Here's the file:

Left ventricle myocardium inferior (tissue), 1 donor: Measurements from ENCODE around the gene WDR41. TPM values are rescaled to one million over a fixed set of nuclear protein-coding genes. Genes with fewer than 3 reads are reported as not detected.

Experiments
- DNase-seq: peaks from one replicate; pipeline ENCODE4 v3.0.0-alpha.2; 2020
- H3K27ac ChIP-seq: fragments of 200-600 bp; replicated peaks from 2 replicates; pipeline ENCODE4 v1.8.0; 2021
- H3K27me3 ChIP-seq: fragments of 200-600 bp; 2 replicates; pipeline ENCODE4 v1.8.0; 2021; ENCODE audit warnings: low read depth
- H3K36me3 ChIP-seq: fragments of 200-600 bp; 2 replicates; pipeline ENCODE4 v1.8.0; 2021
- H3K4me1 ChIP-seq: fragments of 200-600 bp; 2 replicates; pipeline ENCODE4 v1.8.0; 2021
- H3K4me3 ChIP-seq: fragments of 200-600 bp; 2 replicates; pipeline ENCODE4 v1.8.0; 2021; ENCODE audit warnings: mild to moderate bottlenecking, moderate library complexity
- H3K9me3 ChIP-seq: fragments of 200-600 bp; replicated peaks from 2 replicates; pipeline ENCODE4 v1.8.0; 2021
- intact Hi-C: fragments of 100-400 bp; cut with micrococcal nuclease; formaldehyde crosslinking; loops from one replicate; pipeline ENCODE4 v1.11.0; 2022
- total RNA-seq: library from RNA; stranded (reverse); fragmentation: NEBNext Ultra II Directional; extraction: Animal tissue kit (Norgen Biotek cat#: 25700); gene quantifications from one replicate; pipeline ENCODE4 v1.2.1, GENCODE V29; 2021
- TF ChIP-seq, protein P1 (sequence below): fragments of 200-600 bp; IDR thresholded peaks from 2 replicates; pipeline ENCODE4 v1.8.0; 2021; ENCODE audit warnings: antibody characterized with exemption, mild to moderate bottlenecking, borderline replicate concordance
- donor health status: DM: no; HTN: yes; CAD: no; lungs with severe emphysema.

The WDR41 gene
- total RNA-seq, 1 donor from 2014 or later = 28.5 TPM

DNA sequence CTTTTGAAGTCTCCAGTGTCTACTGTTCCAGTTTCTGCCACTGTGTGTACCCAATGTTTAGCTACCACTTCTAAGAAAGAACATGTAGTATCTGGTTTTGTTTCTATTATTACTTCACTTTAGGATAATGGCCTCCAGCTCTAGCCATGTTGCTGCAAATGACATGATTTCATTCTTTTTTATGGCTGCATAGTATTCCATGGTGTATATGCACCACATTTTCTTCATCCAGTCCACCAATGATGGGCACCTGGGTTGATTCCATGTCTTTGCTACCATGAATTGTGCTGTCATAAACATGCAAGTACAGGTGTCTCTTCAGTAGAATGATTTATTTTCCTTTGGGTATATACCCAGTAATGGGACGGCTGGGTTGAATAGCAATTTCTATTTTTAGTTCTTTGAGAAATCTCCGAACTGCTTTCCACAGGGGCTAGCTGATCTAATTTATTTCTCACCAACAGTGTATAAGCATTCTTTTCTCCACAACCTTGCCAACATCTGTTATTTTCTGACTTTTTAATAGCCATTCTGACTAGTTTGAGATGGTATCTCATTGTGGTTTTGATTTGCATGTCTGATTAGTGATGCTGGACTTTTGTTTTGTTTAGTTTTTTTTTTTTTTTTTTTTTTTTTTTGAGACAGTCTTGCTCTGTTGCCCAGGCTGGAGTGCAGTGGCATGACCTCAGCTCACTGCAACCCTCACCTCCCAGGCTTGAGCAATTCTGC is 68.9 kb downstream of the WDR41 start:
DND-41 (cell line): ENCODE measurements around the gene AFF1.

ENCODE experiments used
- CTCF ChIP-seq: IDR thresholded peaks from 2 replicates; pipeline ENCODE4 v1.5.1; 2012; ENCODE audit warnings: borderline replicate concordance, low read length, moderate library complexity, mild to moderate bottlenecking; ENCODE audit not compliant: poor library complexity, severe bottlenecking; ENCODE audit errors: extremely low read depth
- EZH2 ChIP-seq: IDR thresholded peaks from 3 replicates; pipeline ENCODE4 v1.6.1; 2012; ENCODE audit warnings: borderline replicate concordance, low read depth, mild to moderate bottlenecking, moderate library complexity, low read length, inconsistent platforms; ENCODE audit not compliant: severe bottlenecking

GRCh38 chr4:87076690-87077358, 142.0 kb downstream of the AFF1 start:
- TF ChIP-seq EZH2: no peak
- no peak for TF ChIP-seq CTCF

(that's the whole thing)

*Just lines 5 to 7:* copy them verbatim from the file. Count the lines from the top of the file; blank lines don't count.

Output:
- H3K27me3 ChIP-seq: fragments of 200-600 bp; 2 replicates; pipeline ENCODE4 v1.8.0; 2021; ENCODE audit warnings: low read depth
- H3K36me3 ChIP-seq: fragments of 200-600 bp; 2 replicates; pipeline ENCODE4 v1.8.0; 2021
- H3K4me1 ChIP-seq: fragments of 200-600 bp; 2 replicates; pipeline ENCODE4 v1.8.0; 2021